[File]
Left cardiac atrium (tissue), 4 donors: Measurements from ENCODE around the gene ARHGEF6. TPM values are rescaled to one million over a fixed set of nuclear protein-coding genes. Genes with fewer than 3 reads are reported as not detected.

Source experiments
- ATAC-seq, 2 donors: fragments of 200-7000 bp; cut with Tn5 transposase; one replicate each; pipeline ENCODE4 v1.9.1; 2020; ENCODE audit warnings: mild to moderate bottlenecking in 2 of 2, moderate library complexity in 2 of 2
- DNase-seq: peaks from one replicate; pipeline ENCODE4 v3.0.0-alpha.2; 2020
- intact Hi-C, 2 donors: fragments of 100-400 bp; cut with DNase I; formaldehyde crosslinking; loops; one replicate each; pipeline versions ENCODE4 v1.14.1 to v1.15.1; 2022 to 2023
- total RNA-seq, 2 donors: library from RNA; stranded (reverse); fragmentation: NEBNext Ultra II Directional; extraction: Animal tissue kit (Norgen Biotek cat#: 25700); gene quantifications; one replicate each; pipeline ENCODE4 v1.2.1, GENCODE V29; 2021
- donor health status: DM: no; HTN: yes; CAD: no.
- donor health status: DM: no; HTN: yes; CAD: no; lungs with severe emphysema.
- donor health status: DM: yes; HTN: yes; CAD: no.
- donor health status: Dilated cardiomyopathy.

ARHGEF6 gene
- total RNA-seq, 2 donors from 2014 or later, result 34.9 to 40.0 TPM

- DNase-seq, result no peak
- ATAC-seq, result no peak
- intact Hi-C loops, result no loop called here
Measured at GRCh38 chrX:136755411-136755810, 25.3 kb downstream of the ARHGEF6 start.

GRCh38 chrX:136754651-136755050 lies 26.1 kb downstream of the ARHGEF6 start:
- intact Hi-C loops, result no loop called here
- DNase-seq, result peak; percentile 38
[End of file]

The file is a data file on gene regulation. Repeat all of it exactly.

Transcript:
Left cardiac atrium (tissue), 4 donors: Measurements from ENCODE around the gene ARHGEF6. TPM values are rescaled to one million over a fixed set of nuclear protein-coding genes. Genes with fewer than 3 reads are reported as not detected.

Source experiments
- ATAC-seq, 2 donors: fragments of 200-7000 bp; cut with Tn5 transposase; one replicate each; pipeline ENCODE4 v1.9.1; 2020; ENCODE audit warnings: mild to moderate bottlenecking in 2 of 2, moderate library complexity in 2 of 2
- DNase-seq: peaks from one replicate; pipeline ENCODE4 v3.0.0-alpha.2; 2020
- intact Hi-C, 2 donors: fragments of 100-400 bp; cut with DNase I; formaldehyde crosslinking; loops; one replicate each; pipeline versions ENCODE4 v1.14.1 to v1.15.1; 2022 to 2023
- total RNA-seq, 2 donors: library from RNA; stranded (reverse); fragmentation: NEBNext Ultra II Directional; extraction: Animal tissue kit (Norgen Biotek cat#: 25700); gene quantifications; one replicate each; pipeline ENCODE4 v1.2.1, GENCODE V29; 2021
- donor health status: DM: no; HTN: yes; CAD: no.
- donor health status: DM: no; HTN: yes; CAD: no; lungs with severe emphysema.
- donor health status: DM: yes; HTN: yes; CAD: no.
- donor health status: Dilated cardiomyopathy.

ARHGEF6 gene
- total RNA-seq, 2 donors from 2014 or later, result 34.9 to 40.0 TPM

- DNase-seq, result no peak
- ATAC-seq, result no peak
- intact Hi-C loops, result no loop called here
Measured at GRCh38 chrX:136755411-136755810, 25.3 kb downstream of the ARHGEF6 start.

GRCh38 chrX:136754651-136755050 lies 26.1 kb downstream of the ARHGEF6 start:
- intact Hi-C loops, result no loop called here
- DNase-seq, result peak; percentile 38